What is Anorexiz Nervosa
The discussion will be on an eating disorder, Anorexia Nervosa, that is
a huge concern of our society. It is an eating disorder that is caused by
a complex mixture of social, psychological and physical problems and
consists of various conditions that involve an obsession with food, weight
and appearance to the degree where a person’s health, relationships and
usual everyday activities are threatened to fail.
The statistics are dramatic. Anorexia has become more common in
developing countries in the past 20 years. 50% of Anorexics recover fully,
another 20% only recover physically and the reported mortality rate is 20%.
Each year, approximately one out of every 200 females adolescents become
anorexic. About 90-95% of all people who suffer from Anorexia Nervosa are
females. The most vulnerable to this eating disorder are the ambitious,
achieving girls between the ages of 12 and 25. However, in industrialized
countries, the condition is becoming more prevalent in all age groups and
both sexes . The main trait of anorexia is when body weight is more then
15% lower then the expected one. It is caused by fear of gaining weight
that embraces excessive preoccupation with food and abnormal eating habits.
Basically, it is an addiction that results in successive changes in
mind and body. The progression of these changes follows an orderly and
predictable path from health to mental and physical devastation. The
addiction that we are talking about is a result of self-starvation process.
This means that during that process a group of substances called endorphins
is produced by the body that is very addictive. These substances play major
role in causing the behavioral and mental changes characteristic to this
condition and are responsible for perpetuating and maintaining anorectic
behavior throughout all stages of addictive process.
The addiction concept of Anorexia Nervosa is made up of 2 principles: One
states that much of the anorexics actions like behavior and thinking are
governed by the mechanism of reward. That is a person will self-administer
by engaging in such behavior whereas a non-addictive substance will not
cause a person to automatically continue self-administration in order to
get some pleasant experience. The second is that there is a direct
causative relationship between the state of eating and the state of mood
and feelings. Which means that non-eating and weight loss promote a sense
of well-being or improvement of depressed mood via release of endorphins.
Two types of Anorexia Nervosa are recognized: first is a simple
restriction of food. People usually starve themselves despite the hunger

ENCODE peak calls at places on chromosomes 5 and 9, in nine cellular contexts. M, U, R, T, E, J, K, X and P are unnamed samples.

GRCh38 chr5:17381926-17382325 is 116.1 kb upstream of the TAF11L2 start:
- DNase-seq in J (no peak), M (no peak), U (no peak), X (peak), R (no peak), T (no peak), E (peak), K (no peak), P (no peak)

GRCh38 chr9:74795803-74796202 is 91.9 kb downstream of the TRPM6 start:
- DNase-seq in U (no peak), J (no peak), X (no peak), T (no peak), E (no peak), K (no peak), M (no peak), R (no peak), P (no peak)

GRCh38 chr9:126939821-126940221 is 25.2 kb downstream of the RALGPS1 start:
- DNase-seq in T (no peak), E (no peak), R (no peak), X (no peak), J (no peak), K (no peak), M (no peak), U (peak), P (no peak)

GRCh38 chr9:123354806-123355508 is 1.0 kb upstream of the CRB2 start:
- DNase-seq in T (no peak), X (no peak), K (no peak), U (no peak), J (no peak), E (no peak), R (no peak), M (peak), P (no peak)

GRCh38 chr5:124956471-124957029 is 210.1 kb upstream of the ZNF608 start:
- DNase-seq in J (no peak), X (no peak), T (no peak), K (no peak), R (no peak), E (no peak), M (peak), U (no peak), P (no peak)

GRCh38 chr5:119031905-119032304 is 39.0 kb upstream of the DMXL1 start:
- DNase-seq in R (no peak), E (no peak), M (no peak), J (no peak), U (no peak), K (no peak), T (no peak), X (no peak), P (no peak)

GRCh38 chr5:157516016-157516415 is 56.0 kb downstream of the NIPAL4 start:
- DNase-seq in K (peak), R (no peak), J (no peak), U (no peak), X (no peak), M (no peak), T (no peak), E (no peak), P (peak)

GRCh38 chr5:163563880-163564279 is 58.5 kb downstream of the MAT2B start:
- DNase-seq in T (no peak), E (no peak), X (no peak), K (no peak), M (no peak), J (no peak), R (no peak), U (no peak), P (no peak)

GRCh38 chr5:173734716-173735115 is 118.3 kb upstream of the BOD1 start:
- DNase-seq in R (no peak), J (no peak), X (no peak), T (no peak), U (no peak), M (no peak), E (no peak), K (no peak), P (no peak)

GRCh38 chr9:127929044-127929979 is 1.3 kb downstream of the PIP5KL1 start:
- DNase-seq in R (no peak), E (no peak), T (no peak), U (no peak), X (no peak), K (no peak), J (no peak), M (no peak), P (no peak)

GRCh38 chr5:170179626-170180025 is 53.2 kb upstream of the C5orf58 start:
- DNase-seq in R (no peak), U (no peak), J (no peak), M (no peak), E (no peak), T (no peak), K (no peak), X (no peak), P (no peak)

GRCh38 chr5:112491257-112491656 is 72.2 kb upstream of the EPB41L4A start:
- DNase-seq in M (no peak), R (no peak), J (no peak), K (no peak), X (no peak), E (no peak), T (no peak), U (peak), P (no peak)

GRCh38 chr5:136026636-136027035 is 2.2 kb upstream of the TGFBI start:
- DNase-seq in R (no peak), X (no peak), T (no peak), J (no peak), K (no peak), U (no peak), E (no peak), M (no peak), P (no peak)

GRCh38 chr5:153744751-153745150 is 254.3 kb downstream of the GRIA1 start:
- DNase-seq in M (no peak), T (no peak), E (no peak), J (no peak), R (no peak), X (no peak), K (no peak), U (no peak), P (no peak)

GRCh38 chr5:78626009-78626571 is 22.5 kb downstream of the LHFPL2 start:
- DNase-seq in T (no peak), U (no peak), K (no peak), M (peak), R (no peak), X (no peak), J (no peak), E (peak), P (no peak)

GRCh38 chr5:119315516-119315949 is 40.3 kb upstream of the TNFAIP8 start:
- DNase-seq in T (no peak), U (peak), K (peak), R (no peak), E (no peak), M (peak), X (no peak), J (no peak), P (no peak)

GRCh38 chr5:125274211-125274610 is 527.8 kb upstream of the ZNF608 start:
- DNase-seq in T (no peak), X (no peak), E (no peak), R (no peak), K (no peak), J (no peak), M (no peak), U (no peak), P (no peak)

pains that they suffer. The second type includes restriction of food and
either regular purging or binging and purging together. It is done by means
of laxatives, appetite suppressants or even self-induced vomiting.
The distinguishing dietetic trends are consumption of low-fat foods,
vegetarianism and avoidance of all the sweet products. Moreover, dramatic
reduction in caloric intake takes place that is many times accentuated by a
significant increase in activity. Often an aversion to foods is developed.
Such eating behavior is a cause of severe lack of macronutrients such as
fats, proteins and carbohydrates as well as minerals and vitamins that make
it impossible for an organism to maintain itself in good health.
Anorexia Nervosa also falls into a category of mental illnesses
because it has been found that this condition is many times accompanied by
other mental illness. Common for all the anorexics is that food becomes the
main object of their lives and it makes them feel as if it was impossible
to live without it. Food becomes a dominant in all the daily regulations
and judgments. And unlike other eating disorders suffering from anorexia do
not consider their weight loss and restricted eating as problematic and no
matter how much they weight, the feeling of being overly fat will not
Anorexia Nervosa consists of various stages. First is the Early Loss
Phase where a series of physical and mental changes occur as adaptation
change to promote survival. Then it is followed by an Advanced Weight Loss
Phase. It begins when a person reaches the desired weight but is unable to
stop dieting due to the addictive function of endorphins. Brain dependency
takes place, judgdements become less perceptive and objective. The third
phase is the Burn-out Phase. Here the tolerance can no longer be overcomed
by an individual. During this phase an anorectic feels the return of some
anxiety and depression because a person finds out that she or he does not
cope as well as did in the previous phases. Also because the feeling is
worth, the addicted side of the anorectic’s mind makes every effort to lock
in a view of herself/himself that is in favor of self-starvation. Just like